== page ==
Within those last chapters, R. Florida shares many interesting insights. He finally addresses the relationship between likelihood of moving and life stages; a 25 year old is three times more likely than a 45 year old to move. This entails that cities that loose the young adults are loosing talent permanently. Once a college grad leaves town, he is unlikely to come back. Young college grads cluster in just a few cities. Those are the winners in the competition for talent. Empty nesters over 65 are likely to move further than their counterparts a decade younger. Where the Boomers will move as empty nesters will impact real estate prices and culture. He anticipates a mild generation conflict between Boomers and the younger creative class that will inhabit the same communities. Generations: The History of America's Future, 1584 to 2069is an excellent book that further covers generation conflicts.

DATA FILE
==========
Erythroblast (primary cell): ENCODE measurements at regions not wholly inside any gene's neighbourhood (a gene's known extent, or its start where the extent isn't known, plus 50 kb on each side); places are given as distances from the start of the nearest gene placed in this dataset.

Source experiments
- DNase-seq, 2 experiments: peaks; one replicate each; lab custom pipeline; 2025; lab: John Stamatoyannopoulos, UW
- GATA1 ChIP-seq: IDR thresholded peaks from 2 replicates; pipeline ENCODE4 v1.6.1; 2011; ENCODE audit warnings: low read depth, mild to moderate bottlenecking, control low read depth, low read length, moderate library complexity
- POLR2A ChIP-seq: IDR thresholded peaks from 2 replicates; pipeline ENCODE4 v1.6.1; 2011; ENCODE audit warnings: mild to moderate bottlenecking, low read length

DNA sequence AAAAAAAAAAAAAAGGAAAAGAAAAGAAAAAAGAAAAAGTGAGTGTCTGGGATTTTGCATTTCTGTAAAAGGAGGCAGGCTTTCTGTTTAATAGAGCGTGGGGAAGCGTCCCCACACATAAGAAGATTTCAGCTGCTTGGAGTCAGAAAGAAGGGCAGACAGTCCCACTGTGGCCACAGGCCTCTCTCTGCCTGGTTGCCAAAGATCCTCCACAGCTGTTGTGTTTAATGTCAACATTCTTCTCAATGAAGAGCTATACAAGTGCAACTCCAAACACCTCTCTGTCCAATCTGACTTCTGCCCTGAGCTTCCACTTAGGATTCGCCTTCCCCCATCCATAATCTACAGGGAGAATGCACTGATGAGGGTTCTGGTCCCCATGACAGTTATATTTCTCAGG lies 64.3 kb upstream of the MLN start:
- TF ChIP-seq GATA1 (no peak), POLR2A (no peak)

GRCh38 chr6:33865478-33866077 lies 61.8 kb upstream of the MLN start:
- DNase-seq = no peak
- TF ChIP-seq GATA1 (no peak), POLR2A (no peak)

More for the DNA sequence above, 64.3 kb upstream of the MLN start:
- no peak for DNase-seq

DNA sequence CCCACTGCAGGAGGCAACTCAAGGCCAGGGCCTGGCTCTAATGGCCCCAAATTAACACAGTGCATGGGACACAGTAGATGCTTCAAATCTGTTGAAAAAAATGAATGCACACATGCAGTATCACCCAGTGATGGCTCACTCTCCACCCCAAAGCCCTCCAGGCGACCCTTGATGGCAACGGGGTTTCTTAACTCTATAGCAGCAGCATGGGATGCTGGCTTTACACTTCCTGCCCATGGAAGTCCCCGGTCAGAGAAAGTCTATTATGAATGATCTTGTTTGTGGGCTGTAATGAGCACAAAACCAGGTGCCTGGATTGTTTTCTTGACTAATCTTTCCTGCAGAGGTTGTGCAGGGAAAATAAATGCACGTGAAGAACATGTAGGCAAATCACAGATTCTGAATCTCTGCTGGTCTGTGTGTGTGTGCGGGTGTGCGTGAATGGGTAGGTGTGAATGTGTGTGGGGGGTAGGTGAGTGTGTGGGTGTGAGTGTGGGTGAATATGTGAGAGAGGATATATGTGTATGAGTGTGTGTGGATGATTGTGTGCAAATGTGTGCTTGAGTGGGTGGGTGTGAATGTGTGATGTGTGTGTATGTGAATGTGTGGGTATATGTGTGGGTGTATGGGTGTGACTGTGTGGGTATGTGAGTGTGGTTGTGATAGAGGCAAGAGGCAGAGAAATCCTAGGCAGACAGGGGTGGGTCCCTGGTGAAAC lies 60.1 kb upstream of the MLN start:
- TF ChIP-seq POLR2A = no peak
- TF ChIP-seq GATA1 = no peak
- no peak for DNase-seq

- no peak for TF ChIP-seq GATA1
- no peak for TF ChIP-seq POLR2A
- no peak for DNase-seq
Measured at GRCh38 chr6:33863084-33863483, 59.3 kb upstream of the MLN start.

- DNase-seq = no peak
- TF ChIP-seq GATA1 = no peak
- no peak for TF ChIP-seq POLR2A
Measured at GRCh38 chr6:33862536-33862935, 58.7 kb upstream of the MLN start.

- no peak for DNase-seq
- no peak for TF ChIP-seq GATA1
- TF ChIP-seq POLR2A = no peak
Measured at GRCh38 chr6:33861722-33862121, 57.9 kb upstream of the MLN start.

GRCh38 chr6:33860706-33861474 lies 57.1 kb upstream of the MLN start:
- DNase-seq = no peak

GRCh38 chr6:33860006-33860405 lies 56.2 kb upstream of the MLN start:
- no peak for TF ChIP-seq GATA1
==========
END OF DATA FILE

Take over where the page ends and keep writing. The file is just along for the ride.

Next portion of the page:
He shares other interesting statistics. The real jobless rate for black male high school drop out in their 20s including those in jail was 72% in 2004. Within this same group more are in jail then working. On another topic, chance of a high school graduate marrying a college graduate shrank by 43% between 1940 and the late 70s. People mate increasingly within equal education level. This is causing a rise in household income inequality as education is highly correlated to income.
If you find this review interesting, you'll find the book fascinating.
on April 9, 2008